Skip to main content


Showing posts from November, 2013


Ready for a history lesson? Alaunt is the name given to a now-extinct breed of dog that lived for hundreds, if not thousands of years before vanishing during the 17th century. The Alaunt originated in Central Asia, being bred by the Alani tribes that were nomadic and spoke an Indo-Iranian language. These people used the large working dogs for many purposes-- hunting, herding, and livestock protection among them. In the 4th century AD, the Alani tribes were split following a Hun invasion, and they moved in two separate directions. The eastern group eventually merged with the Ossetians, while the western group went with the Vandals who raided Western Europe over time. The Alaunt diverged at this point as well, and interbred with breeds throughout Europe and central Asia, and continued to vary in purpose. After several hundred years, the name Alaunt referred less to a specific breed, and more to a general working type of dog. Some where lighter, like modern sight-hounds, while other

Hawaiian Squirrelfish

Sargocentron xantherythrum Meet the Hawaiian Squirrelfish, a species that is found only around the Hawaiian Islands. They, and all other Squirrelfish, get their name from the defensive sounds that they make-- they sounds like chattering Squirrels! Hawaiian Squirrelfish are bright red with bold white stripes running horizontally down their bodies. Their scales and gill spines are rough, which sometimes causes the fish to get caught up in netting material. They also have very large eyes, which make seeing in dark water easier. These fish are nocturnal and are normally only active at night. During the daytime hours the Squirrelfish hide out in various nooks and crannies of the coral reefs that they live around. You will usually find them in small schools, and they feed on small invertebrates like starfish and crustaceans. Hawaiian Squirrelfish are sometimes found in the aquarium trade. They are said to be hardy, and are generally peaceful. Keeping several at a time requires a l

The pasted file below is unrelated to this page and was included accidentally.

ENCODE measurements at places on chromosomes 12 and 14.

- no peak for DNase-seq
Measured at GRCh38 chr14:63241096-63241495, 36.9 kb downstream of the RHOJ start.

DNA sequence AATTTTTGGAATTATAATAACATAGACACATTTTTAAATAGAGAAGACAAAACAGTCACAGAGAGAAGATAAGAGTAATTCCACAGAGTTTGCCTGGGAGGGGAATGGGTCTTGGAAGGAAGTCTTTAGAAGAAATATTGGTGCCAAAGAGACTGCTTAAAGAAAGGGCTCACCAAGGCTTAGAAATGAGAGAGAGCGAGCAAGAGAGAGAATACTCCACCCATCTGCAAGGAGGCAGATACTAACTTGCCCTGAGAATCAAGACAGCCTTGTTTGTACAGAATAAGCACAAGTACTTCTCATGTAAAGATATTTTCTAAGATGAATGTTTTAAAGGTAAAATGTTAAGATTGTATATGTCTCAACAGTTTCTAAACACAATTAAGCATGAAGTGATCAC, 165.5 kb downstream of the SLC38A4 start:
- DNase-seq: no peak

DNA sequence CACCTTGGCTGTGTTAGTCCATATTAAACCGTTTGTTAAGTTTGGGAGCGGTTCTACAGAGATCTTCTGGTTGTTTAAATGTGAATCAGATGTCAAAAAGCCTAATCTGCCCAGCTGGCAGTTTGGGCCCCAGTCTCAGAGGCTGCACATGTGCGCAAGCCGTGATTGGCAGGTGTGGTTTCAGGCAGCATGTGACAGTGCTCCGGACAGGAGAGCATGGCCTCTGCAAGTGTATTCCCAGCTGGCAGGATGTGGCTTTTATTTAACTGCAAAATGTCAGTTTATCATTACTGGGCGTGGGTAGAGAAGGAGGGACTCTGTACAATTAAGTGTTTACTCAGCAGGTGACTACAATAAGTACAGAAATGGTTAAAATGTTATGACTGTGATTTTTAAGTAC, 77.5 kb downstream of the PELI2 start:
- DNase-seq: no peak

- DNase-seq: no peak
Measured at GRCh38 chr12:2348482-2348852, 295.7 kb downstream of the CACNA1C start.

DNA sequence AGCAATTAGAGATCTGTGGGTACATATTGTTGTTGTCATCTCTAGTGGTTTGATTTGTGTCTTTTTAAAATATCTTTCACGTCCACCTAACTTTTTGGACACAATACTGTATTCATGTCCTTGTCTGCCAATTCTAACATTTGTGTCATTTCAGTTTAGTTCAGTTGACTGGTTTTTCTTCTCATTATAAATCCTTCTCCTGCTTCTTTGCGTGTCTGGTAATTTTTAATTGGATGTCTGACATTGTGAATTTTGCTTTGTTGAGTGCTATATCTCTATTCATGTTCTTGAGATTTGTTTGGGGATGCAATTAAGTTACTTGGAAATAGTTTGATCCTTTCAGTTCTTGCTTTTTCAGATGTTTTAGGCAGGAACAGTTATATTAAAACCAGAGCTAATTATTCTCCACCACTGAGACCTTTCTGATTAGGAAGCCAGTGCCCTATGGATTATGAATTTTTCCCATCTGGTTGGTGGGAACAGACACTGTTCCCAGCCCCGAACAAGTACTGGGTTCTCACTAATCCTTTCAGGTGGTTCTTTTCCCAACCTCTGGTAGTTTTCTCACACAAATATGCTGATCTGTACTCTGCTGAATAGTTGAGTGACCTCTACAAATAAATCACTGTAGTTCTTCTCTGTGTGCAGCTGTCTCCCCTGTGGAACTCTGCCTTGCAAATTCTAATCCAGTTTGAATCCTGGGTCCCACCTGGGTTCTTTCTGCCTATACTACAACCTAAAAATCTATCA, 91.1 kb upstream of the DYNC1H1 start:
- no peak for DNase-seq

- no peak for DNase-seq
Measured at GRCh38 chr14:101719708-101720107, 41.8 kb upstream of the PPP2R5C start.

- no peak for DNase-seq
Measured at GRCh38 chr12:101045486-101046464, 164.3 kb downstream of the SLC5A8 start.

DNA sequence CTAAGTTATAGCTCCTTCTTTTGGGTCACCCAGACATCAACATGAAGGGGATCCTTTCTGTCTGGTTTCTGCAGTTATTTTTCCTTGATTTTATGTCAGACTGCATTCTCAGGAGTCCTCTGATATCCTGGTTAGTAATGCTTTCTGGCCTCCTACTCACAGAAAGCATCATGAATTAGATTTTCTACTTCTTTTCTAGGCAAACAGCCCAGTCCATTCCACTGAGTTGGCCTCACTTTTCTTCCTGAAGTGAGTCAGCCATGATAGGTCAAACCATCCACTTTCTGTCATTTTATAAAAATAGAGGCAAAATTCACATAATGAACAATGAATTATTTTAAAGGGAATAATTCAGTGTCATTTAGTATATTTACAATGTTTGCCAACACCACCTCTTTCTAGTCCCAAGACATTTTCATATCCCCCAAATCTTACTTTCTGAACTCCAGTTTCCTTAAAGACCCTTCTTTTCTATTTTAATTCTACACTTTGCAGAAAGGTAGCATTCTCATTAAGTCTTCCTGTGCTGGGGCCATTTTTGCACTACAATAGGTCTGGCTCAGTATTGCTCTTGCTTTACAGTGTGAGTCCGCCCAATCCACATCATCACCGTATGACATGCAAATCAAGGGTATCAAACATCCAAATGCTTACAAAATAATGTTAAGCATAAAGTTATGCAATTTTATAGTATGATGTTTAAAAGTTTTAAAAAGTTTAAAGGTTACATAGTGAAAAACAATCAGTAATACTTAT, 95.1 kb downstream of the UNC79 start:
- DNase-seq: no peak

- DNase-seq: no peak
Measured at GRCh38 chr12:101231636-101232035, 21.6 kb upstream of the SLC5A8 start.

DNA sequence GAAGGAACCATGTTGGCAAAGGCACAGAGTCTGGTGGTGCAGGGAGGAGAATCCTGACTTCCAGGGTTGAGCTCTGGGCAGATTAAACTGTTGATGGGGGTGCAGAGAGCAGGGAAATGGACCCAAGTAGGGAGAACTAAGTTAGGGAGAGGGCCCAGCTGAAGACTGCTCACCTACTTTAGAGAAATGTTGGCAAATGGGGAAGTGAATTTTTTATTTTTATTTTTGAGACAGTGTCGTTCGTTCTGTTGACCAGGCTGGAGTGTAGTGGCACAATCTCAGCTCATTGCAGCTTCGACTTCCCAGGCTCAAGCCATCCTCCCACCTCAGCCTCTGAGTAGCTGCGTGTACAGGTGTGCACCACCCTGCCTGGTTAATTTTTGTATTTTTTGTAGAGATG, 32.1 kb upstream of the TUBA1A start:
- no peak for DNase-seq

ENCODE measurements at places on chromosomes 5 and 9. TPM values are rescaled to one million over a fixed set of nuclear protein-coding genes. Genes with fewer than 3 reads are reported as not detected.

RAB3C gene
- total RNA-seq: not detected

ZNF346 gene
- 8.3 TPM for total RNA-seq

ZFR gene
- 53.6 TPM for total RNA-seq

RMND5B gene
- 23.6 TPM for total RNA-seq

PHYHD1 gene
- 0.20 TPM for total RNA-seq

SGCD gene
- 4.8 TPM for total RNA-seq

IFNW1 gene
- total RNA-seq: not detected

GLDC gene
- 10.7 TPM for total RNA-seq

Triceratops is one of those iconic Dinosaurs, everyone recognizes it! These four-legged herbivores were discovered by Othniel Charles Marsh during the famous late 19th century "Bone Wars," and their fossils have been found in various deposits in western North America. Triceratops Triceratops is a genus name that encompasses three different species, with Triceratops horridus  being the most well known. They measured as long as 30 feet from nose to tail tip, and could weigh well over 20,000lbs. These Dinosaurs were named for the three horns on their skulls. These horns, and the large bony neck frill behind them, were probably used for defense. And Triceratops certainly had a lot to defend against-- these guys lived at the end of the Cretaceous, in about the same time and place that T. Rex and other very large, very powerful predators lived! Aside from defense, the horns and neck frill may have served a purpose in during mating season. The neck may have even helped